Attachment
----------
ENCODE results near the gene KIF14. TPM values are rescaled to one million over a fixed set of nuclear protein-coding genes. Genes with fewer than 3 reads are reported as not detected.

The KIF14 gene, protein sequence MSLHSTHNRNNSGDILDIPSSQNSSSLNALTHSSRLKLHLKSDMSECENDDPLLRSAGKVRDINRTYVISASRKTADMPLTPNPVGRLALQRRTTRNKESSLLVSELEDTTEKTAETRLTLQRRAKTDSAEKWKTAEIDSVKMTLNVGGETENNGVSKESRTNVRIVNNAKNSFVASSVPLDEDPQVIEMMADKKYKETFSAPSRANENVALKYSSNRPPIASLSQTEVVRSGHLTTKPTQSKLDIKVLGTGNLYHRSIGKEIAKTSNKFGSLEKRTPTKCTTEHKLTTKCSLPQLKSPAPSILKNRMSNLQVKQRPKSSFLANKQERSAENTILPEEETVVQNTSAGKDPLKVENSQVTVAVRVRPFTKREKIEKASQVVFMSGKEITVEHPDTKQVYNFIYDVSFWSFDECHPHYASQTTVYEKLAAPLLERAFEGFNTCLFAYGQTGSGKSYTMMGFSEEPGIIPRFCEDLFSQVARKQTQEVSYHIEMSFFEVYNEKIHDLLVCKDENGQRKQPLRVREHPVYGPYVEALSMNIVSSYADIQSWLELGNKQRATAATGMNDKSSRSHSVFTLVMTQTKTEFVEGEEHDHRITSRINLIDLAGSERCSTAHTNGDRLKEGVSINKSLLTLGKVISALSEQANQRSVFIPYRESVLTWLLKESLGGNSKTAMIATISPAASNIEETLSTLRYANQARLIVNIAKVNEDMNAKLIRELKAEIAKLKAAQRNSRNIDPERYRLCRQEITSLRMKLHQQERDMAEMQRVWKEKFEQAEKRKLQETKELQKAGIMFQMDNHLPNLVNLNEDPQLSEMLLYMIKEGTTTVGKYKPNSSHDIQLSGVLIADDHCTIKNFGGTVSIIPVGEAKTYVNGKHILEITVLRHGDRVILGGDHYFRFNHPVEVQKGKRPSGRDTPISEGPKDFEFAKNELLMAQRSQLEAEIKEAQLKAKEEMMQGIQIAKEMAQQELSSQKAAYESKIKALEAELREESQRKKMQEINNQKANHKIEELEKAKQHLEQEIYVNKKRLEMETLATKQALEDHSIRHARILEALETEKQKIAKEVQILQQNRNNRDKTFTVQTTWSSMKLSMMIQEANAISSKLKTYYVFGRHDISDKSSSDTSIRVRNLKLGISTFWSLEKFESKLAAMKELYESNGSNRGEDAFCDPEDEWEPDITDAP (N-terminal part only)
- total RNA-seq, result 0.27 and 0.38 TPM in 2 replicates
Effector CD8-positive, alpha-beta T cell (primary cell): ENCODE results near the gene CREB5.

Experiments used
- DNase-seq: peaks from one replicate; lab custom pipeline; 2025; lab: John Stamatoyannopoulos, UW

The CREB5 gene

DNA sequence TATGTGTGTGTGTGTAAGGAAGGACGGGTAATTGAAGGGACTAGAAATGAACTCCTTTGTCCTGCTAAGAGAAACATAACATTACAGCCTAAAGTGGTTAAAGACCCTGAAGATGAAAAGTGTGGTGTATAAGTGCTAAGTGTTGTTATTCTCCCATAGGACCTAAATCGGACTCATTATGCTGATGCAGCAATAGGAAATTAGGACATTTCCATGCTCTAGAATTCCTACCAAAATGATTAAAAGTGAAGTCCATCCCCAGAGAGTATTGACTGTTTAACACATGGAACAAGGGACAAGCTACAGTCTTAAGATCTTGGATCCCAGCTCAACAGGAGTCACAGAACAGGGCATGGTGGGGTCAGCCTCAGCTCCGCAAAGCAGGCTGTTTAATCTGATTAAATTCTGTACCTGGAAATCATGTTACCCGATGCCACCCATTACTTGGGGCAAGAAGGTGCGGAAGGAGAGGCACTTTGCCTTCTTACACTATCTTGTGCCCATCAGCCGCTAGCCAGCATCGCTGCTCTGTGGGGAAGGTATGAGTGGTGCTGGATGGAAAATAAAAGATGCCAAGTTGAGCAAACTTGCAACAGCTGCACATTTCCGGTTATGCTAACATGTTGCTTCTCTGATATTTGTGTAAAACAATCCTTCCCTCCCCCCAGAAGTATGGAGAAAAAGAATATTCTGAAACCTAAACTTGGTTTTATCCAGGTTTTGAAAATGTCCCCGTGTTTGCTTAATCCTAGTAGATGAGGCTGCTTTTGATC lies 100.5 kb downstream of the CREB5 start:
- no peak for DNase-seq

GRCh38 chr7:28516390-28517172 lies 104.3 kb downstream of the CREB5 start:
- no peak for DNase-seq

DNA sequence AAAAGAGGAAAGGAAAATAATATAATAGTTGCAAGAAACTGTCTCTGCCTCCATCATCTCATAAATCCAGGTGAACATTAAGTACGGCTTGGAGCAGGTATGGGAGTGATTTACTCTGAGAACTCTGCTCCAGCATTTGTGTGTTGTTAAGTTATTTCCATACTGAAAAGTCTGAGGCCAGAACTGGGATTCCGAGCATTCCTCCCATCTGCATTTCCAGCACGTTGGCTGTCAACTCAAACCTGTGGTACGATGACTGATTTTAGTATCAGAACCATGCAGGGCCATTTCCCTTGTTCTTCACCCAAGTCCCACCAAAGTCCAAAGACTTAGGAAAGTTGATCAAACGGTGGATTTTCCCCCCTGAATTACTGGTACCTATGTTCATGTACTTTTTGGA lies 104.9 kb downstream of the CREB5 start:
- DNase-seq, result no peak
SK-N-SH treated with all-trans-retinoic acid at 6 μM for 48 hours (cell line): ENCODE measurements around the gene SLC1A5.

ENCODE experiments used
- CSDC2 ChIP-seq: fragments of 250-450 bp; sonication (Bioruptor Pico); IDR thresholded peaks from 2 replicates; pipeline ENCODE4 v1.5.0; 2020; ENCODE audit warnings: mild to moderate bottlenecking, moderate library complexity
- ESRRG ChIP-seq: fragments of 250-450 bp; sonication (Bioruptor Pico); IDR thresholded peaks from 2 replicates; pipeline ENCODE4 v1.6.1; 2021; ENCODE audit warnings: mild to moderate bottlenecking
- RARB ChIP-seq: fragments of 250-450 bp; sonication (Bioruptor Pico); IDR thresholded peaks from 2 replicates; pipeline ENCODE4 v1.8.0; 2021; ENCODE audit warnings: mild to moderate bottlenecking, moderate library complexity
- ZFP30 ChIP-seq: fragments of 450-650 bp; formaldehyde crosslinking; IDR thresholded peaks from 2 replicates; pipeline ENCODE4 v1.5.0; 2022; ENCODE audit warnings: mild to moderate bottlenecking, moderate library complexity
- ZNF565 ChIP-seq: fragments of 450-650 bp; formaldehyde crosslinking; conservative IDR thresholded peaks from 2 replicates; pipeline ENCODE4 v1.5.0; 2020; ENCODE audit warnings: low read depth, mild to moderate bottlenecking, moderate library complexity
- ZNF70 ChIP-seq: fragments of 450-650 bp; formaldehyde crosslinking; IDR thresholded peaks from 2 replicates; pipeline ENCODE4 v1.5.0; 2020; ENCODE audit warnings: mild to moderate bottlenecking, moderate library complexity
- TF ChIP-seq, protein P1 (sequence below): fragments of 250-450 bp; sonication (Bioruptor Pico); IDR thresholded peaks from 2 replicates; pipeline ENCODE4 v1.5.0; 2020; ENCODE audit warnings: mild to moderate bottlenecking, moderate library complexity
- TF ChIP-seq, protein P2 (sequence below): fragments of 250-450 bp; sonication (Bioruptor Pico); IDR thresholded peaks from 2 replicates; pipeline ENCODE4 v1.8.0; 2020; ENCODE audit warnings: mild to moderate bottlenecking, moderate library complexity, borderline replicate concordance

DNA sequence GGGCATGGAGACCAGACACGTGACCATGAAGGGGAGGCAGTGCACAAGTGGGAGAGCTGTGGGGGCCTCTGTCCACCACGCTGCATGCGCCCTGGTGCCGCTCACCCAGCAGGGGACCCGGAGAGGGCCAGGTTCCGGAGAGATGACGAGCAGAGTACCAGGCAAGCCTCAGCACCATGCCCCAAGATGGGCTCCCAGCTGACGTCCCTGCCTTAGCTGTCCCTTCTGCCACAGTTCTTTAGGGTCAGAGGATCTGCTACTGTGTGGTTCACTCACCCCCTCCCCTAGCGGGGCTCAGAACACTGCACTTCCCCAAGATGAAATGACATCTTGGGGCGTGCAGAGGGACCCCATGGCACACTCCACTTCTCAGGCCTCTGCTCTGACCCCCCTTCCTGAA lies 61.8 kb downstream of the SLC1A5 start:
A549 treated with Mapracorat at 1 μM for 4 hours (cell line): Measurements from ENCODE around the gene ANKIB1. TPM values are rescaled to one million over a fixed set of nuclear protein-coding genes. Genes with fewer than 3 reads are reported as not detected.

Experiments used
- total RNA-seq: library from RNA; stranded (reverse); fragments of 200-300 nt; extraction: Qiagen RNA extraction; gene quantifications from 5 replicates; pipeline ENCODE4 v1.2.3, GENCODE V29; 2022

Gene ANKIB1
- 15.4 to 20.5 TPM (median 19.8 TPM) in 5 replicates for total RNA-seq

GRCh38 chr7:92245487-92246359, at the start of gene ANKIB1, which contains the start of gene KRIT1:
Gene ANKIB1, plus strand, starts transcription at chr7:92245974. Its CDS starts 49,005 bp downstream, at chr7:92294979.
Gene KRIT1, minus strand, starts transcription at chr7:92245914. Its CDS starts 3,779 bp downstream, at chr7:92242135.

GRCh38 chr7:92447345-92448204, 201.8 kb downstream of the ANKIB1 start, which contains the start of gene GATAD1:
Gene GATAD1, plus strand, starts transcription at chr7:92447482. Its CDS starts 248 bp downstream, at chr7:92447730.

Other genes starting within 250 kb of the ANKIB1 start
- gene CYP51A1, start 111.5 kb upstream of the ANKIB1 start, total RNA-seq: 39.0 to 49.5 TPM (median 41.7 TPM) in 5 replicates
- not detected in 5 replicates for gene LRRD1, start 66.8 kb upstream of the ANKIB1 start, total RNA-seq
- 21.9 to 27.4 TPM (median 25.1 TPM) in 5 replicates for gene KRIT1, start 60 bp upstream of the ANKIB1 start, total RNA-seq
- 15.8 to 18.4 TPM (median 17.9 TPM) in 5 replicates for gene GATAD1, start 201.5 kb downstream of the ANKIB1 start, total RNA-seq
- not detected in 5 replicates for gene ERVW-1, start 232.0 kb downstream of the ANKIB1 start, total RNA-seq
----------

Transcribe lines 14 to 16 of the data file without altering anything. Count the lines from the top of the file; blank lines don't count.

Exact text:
SK-N-SH treated with all-trans-retinoic acid at 6 μM for 48 hours (cell line): ENCODE measurements around the gene SLC1A5.

ENCODE experiments used
- CSDC2 ChIP-seq: fragments of 250-450 bp; sonication (Bioruptor Pico); IDR thresholded peaks from 2 replicates; pipeline ENCODE4 v1.5.0; 2020; ENCODE audit warnings: mild to moderate bottlenecking, moderate library complexity